Saturday, January 24, 2015

Mangia! Mangia! Homemade Fresh Ricotta!

Dear Reader,

I've mentioned in past stories of dinner parties where I tried my hand at making homemade Ricotta. If you haven't tried making cheese at home, please do! And then tell me all about it because Ricotta is the only one I've made so far. I've heard that Mozzarella is also fairly easy to make, but the added ingredient of rennet always deters me (gotta find it, then go get it, you know, first world problems). One day I'll make Mozzarella, and lay freshly grown tomatoes and basil leaves on it from my organic garden, the garden that I hope will one day exist in my reality instead of just in my food fantasies. In the meantime, Ricotta will do because it's very very simple to make and is sure to wow any dinner party. I use the Ina Garten recipe, which only requires 4 simple ingredients. You can dress up the cheese however you like - my favorite is to use fresh herbs like dill, chives or even rosemary.

For my last dinner party I made this cheese plain and turned it into a delicious bruschetta with heirloom cherry tomatoes and reduced balsamic vinaigrette on top of a crusty baguette buttered to the nines. Simple, affordable, and made with a lot of love.

Homemade Ricotta - adapted from Ina Garten
Curds and Whey
Makes about 2 cups

4 cups of whole milk
2 cups heavy cream
1 teaspoon kosher salt
3 tablespoons of white wine vinegar (white vinegar is fine)

Pour the milk and cream into a pot, preferably stainless steel or enameled and add the salt. Bring to a boil over medium heat (so as not to burn the liquid) and stir occasionally. Once the liquids have come to a boil, add the vinegar and stir. Leave the liquid to stand for about 1-2 minutes. You will start to see the liquid curdle, eventually separating into two parts, the curds and the whey (yellowish liquid). During this time, take out a cheese cloth and put it over a sieve or a tall bowl to allow the water to drip down. Pour the liquid into the bowl and let it drain for about 30 minutes. The longer you allow it to drain, the thicker the cheese will be. Make sure the liquid does not touch the cheese cloth. Once you are done, transfer the ricotta into a bowl and discard everything else (unless you want to keep the whey - that's for another recipe). You can serve the cheese immediately or you can cover and refrigerate for up to 5 days.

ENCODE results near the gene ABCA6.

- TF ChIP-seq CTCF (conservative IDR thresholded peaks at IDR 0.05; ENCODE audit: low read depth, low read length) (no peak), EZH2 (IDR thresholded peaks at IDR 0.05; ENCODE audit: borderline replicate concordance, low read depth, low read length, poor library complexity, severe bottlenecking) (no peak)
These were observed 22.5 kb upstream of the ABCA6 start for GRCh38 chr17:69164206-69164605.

Mcgyver'd Cheese Drainer

I didn't have a cheese cloth and used a nut milk bag instead, it worked fine. And since I didn't have a sieve big enough I Macgyver'd my way into hanging my nut milk bag onto a wooden ladle, which then hung over a stock pot. I also ended up draining my cheese for about 2 hours which made for extra thick ricotta. Very yummy.

Sunday, January 4, 2015

A (Pork) Shoulder to Lean On

Dear Reader,

This past week and half has sped by so quickly. The holiday season is now over and I feel as if I never really got in the spirit, and now, it's too late. Our Christmas tree has been taken down, ornaments put away, and all of the holiday festivities are over. I always get a little blue from January - April, since these are the hibernating months in NYC. When winter really sets in and snow storms pass through overnight. When it's so cold that going out for a quick walk is just out of the question. The good news is that these are the perfect months for hearty stews and meats, roasted vegetables and even more dinner parties since going from house to house sounds so much nicer than going from venue to venue in the bitter cold.

Braised Pork Shoulder Goodness
Today, E and I decided to have a lazy day (these come all too often) and stay in instead of running much needed errands. We put on two pots of coffee, watched Sons of Anarchy and snuggled. Since we were staying in all day I decided to braise some pork shoulder in the oven, as inspired by a friend of mine when we visited her house. I've been trying to think of more dishes that could be made in bulk and saved for lunches and leftovers and affordable protein is always a plus. Pork shoulder (also known as pork butt) is relatively cheap at about $1.50-$2.00 per pound. For a healthier option, you can purchase pork shoulder raised without antibiotics for about $4.00-$4.99 per pound and still make a large amount without breaking the bank.